Why can’t children’s snacks contain trans fatty acids

Trans fatty acids come from natural or industrial production. Natural sources are mainly ruminants, such as cattle, sheep and other meat, fat, milk and dairy products, the content is very low. The main sources of industrial production are hydrogenation and refining of vegetable oil and artificial trans fatty acids produced during food frying and frying. Studies have found that artificial trans fatty acids seem to have adverse cardiovascular effects. Excessive intake of trans fatty acids may lead to the increase of total cholesterol and the significant decrease of high-density lipoprotein, which may increase the incidence of atherosclerosis and coronary heart disease, and other diseases such as diabetes, hypertension and cancer may also be related to this. In China’s national food safety standards, hydrogenated oil should not be used in infant formula food and auxiliary food.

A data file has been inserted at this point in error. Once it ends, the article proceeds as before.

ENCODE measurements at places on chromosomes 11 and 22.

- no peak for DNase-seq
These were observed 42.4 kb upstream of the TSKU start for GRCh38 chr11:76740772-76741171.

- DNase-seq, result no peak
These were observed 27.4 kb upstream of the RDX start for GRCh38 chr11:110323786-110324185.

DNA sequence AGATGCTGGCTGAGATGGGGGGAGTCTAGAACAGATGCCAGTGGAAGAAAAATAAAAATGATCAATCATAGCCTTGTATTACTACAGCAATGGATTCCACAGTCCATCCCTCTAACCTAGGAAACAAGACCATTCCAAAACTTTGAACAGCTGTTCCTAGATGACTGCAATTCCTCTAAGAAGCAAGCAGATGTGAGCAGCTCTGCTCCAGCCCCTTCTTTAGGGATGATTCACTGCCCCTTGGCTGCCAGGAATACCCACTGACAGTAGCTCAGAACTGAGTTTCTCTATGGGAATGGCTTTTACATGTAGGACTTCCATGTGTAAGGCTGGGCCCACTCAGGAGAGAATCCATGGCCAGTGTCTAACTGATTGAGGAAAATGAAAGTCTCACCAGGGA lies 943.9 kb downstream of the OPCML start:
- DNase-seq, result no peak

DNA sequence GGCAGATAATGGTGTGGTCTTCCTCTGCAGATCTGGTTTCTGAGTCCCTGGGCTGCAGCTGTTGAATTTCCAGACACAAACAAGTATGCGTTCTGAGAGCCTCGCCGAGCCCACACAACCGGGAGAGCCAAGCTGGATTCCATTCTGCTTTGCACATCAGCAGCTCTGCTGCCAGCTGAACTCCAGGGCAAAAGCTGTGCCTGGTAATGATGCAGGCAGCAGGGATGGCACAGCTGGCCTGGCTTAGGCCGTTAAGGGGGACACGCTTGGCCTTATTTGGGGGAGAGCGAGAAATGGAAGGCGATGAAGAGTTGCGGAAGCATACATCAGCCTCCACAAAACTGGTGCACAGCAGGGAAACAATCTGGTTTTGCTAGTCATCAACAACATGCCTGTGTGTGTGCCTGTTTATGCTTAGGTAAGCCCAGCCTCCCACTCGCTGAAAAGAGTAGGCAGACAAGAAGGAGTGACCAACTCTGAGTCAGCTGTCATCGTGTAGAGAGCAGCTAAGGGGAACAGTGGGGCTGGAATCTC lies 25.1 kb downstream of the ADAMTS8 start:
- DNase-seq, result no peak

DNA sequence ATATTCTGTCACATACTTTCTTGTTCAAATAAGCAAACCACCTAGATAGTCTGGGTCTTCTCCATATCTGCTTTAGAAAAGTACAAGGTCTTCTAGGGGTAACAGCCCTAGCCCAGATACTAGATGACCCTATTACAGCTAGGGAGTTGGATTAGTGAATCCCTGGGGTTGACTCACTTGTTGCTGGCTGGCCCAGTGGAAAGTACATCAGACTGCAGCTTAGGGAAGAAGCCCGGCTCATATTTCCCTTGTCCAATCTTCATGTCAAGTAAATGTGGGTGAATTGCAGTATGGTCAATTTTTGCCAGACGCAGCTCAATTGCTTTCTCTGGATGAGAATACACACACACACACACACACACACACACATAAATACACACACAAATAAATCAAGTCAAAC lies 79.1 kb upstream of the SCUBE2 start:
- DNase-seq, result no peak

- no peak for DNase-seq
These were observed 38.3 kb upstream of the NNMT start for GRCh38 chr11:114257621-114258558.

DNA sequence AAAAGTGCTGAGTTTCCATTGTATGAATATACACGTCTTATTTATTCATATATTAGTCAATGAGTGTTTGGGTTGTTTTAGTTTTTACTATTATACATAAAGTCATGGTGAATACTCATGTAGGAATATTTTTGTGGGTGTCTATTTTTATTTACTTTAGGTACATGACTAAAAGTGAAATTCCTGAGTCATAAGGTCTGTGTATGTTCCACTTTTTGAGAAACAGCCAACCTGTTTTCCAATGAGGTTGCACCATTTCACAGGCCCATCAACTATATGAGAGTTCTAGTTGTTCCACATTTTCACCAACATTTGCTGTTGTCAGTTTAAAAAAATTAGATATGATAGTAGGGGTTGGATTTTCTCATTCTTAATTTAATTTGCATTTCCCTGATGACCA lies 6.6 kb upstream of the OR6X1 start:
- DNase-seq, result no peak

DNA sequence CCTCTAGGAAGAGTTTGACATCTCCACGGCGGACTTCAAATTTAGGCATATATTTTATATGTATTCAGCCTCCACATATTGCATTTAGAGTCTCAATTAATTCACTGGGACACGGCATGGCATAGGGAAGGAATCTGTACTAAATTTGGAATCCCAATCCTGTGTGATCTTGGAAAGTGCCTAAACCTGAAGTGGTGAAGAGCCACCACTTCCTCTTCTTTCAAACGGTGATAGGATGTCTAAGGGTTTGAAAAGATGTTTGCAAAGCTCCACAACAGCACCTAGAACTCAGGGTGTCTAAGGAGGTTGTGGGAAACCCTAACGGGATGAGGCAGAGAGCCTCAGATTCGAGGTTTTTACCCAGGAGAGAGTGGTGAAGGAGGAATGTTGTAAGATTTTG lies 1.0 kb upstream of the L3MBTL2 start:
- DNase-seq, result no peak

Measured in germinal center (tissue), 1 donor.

The common expressions of trans fatty acids in the label ingredient list include the following: hydrogenated vegetable oil, partially hydrogenated vegetable oil, hydrogenated palm oil, hydrogenated soybean oil, hydrogenated fat, partially hydrogenated fat, shortening, margarine, margarine, cocoa butter substitute, vegetable fat powder, etc.

“General requirements for children’s snacks” is a group standard rather than a national standard, which is not compulsory. Therefore, parents should pay more attention to whether there are trans fatty acids in the packaged food for children.